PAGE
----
July 25, 2016 - 8:30 AM
PHILADELPHIA - A U.S. election that has already seen its share of drama witnessed a James-Bond-level plot twist Sunday — accusations of Russian meddling in the campaign.
It's a charge levelled by Democrats as they gather for their convention.
Hillary Clinton's campaign manager did a round on the weekly talk shows where he raised the suggestion that Russian actors are working to undermine her in an effort to elect Donald Trump.
He pointed to a pattern that includes reports of Russians hacking into the Democratic party's servers; the Trump campaign's business ties to Putin allies; Trump's words and positions undermining NATO, the European Union and assistance for Ukraine; the compliments back and forth between Trump and Putin; and now the leak of hacked emails at a moment timed to disrupt the Democratic convention.
The leaks have fanned internal ill-will and led the party chair to announce her resignation after the convention.
"What's disturbing to us is that experts are telling us Russian state actors broke into the (Democratic National Committee), stole these emails and other experts are now saying the Russians are releasing these emails for the purpose of actually helping Donald Trump," Robby Mook told CNN, in comments he repeated elsewhere.
"When you put it all together, it's a disturbing picture. And I think voters need to reflect on that. ... I don't think it's very coincidental that they're being released at this time — to create maximum damage and help elect Donald Trump."
He barely touched on the substance of the leaks. The whistleblowing site WikiLeaks was provided a batch of emails in which supposedly neutral party officials discussed ways to damage Bernie Sanders.
In one message, someone suggested smearing Sanders' atheism before Bible-belt primaries. As a Canadian-related aside, the batch included an email from one businessman who said he'd stop donating to the Democratic Party, miffed he wasn't invited to the White House state dinner for Prime Minister Justin Trudeau.
Sanders said the revelations proved his point: The party apparatus was in the tank for Clinton. He called it outrageous, and reiterated his call for the party chair to resign. On Sunday afternoon, chair Debbie Wasserman-Schultz did just that.
But he made it clear that he'll remain a team player.
His top short-term priority, he said: "Make sure that Donald Trump — perhaps the worst Republican candidate in the modern history of this country ... by temperament, by ideology — must not become president of the United States. I'm going to do everything I can to defeat him, and to elect Hillary Clinton." He said Clinton had adopted aspects of his agenda for helping the working class, on health care and on free tuition at public colleges.
Asked whether he was disappointed in Clinton's choice of a more moderate running mate, he remained onside: "Compared to Donald Trump ... on his worst, worst, worst day, Tim Kaine is 100 times better than Donald Trump will ever be."
The Vermont senator also corrected the record on his religion — he told CNN he's not an atheist.
Trump's campaign called the allegations of Putin involvement nonsense. One of his sons called it disgusting.
"It's pure obfuscation," campaign manager Paul Manafort told ABC.
"What they don't want to ... talk about is what's in those emails. And what's in those emails show that it was a clearly rigged system, that Bernie Sanders never had a chance. And, frankly, I think you're going to see some of that resentment boiling over this week in Philadelphia."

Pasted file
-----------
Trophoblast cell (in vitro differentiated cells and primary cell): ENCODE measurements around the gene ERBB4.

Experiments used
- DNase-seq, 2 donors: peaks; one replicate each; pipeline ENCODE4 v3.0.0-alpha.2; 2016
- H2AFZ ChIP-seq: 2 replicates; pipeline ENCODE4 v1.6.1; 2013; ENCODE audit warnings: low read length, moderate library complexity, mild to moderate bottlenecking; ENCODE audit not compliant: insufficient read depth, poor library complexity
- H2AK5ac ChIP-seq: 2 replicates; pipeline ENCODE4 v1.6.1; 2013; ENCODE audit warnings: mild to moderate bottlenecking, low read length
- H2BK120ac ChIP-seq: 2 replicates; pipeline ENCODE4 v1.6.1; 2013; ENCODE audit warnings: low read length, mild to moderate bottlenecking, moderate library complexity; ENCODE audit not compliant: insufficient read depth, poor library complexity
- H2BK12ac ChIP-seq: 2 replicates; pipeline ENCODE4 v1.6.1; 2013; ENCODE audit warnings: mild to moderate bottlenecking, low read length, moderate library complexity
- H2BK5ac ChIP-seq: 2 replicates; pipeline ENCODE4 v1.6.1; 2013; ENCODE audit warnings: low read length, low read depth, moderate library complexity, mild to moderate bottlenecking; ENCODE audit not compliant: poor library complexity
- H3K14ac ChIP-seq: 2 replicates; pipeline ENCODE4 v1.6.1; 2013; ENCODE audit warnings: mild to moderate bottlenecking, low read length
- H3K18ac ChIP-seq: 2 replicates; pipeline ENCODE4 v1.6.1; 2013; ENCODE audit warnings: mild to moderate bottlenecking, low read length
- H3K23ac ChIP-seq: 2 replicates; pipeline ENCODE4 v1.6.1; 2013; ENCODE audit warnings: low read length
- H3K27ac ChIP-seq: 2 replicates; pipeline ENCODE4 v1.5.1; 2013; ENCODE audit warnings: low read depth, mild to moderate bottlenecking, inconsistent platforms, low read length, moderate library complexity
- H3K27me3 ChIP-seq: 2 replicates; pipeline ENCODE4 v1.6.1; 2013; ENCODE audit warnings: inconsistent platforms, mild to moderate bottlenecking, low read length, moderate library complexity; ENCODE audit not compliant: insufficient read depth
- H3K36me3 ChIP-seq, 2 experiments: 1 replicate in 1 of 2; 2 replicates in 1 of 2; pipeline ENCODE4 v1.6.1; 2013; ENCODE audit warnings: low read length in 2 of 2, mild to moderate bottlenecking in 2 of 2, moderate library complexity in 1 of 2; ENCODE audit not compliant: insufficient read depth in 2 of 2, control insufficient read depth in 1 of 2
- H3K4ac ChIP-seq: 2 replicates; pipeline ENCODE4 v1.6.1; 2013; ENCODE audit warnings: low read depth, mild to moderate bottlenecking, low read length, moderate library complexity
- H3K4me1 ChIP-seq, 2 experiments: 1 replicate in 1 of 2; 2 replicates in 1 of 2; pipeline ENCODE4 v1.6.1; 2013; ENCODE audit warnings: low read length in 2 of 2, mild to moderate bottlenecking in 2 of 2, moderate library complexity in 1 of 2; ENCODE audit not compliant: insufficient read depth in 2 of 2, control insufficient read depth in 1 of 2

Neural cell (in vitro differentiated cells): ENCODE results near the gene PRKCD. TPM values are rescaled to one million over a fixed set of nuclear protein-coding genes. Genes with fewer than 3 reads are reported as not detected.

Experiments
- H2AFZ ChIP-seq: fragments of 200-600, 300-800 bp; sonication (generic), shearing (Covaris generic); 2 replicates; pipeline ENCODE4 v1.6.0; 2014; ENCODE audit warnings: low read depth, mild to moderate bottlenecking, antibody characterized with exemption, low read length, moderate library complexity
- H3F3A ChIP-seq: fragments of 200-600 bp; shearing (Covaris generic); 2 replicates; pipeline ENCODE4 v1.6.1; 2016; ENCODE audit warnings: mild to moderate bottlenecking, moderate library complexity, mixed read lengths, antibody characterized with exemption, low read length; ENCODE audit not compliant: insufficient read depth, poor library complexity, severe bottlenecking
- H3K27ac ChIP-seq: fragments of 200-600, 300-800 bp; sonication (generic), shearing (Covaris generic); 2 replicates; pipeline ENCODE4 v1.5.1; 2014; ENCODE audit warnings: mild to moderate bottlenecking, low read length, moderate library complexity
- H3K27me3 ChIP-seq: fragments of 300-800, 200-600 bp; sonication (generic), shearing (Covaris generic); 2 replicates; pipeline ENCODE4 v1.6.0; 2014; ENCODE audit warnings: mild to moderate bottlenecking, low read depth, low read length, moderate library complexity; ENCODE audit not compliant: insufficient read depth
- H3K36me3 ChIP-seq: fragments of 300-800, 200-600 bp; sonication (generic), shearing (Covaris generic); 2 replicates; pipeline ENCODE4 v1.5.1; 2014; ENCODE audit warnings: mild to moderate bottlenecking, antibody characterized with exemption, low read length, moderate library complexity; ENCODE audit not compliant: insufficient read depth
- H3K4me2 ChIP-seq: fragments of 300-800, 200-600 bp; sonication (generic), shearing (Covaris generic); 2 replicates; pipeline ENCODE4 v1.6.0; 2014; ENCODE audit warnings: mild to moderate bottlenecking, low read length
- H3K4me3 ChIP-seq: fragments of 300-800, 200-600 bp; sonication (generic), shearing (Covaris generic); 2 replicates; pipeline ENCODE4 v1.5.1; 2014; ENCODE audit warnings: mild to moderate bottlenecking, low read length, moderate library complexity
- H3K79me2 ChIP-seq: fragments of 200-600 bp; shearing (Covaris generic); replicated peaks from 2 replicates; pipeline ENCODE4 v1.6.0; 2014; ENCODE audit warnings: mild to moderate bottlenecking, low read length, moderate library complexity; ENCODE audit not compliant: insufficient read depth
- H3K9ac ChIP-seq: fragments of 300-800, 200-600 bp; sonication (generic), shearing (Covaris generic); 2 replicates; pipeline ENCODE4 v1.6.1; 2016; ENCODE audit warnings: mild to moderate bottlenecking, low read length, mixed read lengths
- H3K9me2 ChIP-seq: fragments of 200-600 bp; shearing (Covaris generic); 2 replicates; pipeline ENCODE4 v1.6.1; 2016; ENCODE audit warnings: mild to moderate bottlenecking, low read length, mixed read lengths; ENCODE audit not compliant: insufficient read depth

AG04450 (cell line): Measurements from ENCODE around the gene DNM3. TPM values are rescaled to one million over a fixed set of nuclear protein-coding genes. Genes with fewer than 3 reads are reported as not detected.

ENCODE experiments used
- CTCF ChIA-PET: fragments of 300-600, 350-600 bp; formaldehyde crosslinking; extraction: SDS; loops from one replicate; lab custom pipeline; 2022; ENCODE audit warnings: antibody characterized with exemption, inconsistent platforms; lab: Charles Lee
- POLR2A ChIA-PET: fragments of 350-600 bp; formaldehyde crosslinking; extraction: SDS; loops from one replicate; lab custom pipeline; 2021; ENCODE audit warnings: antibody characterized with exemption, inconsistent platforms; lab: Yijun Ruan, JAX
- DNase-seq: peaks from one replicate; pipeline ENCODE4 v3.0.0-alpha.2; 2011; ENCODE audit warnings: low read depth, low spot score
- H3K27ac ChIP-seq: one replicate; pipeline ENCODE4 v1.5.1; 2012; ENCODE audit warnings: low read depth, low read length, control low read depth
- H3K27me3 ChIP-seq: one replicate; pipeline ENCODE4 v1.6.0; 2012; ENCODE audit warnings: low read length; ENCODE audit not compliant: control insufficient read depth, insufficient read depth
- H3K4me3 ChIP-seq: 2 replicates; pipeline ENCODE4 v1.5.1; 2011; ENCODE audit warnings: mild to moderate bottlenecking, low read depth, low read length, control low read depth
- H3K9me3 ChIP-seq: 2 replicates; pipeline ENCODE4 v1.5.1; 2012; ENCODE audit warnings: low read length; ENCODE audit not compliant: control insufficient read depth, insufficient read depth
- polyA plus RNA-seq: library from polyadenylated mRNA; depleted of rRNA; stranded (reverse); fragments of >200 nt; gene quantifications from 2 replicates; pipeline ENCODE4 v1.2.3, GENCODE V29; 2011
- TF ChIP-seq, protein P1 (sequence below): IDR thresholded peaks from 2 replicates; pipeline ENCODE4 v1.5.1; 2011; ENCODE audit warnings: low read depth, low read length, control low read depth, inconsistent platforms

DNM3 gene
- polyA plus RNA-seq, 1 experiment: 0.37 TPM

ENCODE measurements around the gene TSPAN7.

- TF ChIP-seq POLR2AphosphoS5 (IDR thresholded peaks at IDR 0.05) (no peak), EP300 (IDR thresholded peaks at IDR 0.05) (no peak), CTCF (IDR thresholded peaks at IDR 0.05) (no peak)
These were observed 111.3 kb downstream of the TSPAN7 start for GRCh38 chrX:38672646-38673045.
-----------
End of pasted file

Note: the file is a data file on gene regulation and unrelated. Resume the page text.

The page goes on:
Yet Russia was tied to the hack last month when it was first reported.
The security company hired by the Democratic party, CrowdStrike, wrote in mid-June blog posts that it frequently encountered the work of two hackers who got in. It called them sophisticated adversaries, nicknamed them Cozy Bear and Fancy Bear. It said both do extensive political and economic spying for the Russian government, and are linked to intelligence services.
The Russian government has expressed hope of a better relationship with the U.S. under a President Trump.
His campaign manager — Manafort — spent years working as a political adviser to the Putin-backed Viktor Yanukovych who was ousted from power in Ukraine in 2014. U.S. diplomats mentioned Manafort and described his role this way, in a Wikileaks cable from 2006: "Yanukovych's Party of Regions is working to change its image from that of a haven for mobsters into that of a legitimate political party. Tapping the deep pockets of Donetsk clan godfather Rinat Akhmetov, Regions has hired veteran K Street political help for its 'extreme makeover.'"
Recent reports have also chronicled Trump's business partnerships in Russia. Also his military adviser, retired general Michael Flynn, attended a dinner for the Kremlin-backed news operation Russia Today, where Putin delivered remarks.
The ties extend beyond personalities to sympatico policies.
Trump's campaign staff at last week's convention fought for an uncharacteristically dovish position on Russia in the Republican platform. His staff expressed little interest in the platform — aside from its insistence on squashing a promise to arm Ukraine's new government against Russian rebels.
This was on a week where Trump expressed doubt about major western alliances. He broke from longstanding policy within the NATO, telling The New York Times he might not intervene if Russia invaded a neighbouring NATO country.
As for the European Union, he told NBC this weekend that it was designed to beat the United States economically. Russia has funded other Euro-skeptical political parties. Trump has been praised by all the major ones — Britain's UKIP, France's National Front, the Dutch Party for Freedom and Hungary's Jobbik.
News from © The Canadian Press, 2016